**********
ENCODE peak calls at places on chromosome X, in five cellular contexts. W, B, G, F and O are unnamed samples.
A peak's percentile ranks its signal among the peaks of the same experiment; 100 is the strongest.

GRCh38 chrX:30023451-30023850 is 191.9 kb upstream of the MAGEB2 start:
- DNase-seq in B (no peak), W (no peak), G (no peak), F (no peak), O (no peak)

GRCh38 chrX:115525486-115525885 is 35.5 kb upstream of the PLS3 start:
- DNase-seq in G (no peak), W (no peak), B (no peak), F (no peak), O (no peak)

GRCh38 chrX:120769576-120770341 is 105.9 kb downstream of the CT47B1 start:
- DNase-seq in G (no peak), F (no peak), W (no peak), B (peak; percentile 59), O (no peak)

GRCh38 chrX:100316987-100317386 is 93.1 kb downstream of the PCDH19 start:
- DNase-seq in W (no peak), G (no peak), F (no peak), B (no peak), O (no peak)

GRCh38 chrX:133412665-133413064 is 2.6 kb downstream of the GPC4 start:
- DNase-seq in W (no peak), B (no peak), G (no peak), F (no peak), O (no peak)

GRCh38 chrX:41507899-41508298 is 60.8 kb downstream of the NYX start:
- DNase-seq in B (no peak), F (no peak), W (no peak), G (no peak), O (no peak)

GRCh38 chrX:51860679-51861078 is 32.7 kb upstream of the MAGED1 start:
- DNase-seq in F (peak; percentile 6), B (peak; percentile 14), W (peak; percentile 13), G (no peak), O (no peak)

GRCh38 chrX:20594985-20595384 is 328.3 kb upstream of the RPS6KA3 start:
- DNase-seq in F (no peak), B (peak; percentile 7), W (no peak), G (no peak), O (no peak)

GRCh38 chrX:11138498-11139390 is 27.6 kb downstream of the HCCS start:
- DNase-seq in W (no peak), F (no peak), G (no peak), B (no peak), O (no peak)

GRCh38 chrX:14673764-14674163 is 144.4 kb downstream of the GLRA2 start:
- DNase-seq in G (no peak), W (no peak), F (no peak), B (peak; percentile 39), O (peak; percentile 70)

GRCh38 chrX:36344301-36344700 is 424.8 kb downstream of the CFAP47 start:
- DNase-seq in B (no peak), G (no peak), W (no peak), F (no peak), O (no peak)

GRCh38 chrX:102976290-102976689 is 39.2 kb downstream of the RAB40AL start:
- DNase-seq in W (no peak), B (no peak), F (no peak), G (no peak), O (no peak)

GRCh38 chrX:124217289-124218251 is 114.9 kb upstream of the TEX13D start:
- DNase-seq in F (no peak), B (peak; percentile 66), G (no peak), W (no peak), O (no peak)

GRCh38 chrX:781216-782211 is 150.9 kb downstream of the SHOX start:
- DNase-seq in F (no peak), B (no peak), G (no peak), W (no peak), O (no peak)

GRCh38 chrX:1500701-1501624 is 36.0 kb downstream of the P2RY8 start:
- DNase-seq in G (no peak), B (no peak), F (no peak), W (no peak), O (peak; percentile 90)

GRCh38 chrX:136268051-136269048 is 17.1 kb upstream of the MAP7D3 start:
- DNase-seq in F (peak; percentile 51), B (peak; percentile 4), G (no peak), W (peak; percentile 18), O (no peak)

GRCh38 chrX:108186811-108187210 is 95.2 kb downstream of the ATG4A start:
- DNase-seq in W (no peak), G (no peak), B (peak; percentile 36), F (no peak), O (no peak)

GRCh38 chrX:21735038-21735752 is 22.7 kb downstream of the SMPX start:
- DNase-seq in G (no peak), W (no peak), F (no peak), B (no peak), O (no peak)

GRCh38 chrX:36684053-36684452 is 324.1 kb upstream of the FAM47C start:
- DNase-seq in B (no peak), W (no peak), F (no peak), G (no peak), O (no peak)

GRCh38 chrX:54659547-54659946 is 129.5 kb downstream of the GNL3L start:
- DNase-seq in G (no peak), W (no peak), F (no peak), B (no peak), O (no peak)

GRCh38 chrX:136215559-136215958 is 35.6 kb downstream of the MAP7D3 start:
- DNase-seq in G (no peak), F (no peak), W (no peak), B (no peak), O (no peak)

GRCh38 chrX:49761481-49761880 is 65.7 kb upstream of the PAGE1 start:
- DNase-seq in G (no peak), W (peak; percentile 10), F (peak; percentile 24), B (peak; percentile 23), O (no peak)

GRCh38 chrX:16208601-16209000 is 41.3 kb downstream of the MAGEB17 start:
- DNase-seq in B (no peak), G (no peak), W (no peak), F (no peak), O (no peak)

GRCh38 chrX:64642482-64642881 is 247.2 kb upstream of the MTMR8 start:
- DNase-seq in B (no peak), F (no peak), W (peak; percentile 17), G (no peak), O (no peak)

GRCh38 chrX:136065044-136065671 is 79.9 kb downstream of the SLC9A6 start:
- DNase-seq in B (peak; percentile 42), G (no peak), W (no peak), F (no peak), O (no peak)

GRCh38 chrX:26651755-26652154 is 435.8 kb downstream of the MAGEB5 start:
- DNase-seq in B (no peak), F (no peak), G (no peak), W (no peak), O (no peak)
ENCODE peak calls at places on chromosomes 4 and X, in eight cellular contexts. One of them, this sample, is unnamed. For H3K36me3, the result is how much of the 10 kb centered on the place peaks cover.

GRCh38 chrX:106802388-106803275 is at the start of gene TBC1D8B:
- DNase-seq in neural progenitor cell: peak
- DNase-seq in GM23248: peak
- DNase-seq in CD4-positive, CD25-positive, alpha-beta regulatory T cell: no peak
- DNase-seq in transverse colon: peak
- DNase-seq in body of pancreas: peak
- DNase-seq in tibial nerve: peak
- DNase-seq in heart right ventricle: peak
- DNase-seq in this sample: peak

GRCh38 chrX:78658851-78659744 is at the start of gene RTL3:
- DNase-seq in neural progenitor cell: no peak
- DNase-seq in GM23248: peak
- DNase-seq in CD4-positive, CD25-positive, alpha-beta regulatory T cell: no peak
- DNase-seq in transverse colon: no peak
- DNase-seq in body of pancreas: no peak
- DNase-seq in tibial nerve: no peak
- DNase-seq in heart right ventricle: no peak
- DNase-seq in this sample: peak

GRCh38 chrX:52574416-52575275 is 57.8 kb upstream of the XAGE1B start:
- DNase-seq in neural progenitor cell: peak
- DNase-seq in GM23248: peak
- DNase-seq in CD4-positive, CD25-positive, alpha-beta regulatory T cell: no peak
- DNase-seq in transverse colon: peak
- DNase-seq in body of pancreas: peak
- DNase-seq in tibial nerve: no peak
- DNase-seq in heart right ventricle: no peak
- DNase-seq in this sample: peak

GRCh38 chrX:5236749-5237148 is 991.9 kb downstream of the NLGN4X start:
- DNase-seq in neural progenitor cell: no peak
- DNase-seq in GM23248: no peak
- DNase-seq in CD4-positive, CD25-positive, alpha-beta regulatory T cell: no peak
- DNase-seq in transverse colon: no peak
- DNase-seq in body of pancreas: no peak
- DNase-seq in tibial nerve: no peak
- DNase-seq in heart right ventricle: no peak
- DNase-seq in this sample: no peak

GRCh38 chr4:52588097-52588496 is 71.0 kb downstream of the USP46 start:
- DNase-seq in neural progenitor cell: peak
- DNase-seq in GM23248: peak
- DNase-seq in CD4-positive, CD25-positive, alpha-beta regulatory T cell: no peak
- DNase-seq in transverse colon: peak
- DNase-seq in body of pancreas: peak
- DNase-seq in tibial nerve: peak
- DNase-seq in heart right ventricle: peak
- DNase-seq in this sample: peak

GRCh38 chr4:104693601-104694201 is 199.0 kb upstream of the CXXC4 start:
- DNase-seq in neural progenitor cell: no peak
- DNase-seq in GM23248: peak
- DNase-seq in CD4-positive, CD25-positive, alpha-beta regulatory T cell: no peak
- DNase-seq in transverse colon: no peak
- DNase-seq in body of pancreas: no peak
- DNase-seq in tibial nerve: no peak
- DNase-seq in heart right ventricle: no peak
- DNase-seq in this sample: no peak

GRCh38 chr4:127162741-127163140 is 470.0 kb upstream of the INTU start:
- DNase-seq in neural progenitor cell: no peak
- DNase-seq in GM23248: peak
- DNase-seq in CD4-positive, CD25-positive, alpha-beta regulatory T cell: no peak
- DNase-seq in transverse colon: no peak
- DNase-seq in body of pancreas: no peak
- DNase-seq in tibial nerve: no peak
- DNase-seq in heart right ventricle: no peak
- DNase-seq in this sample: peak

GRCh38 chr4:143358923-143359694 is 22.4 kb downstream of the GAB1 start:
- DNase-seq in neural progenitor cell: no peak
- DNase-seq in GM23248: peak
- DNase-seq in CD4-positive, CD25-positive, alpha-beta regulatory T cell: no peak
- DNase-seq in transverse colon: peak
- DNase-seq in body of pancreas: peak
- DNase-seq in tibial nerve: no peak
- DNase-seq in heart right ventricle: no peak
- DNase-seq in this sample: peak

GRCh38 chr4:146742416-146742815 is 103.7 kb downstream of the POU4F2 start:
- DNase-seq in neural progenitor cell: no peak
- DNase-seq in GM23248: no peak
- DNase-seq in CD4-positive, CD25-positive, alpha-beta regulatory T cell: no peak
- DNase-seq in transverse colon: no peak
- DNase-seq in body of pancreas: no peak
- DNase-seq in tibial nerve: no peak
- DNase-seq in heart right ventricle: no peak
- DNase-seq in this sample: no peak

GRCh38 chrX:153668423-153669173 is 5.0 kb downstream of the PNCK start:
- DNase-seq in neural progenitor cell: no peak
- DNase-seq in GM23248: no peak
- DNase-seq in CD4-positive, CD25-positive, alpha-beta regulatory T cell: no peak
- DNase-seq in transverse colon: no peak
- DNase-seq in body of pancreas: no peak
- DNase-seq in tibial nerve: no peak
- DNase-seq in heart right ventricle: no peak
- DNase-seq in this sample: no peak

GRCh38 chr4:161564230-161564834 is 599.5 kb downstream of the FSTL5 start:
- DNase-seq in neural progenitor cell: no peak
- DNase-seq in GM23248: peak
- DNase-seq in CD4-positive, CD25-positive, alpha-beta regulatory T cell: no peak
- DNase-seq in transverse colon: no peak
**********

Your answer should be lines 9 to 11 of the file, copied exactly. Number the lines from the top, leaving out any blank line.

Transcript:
GRCh38 chrX:100316987-100317386 is 93.1 kb downstream of the PCDH19 start:
- DNase-seq in W (no peak), G (no peak), F (no peak), B (no peak), O (no peak)

GRCh38 chrX:133412665-133413064 is 2.6 kb downstream of the GPC4 start: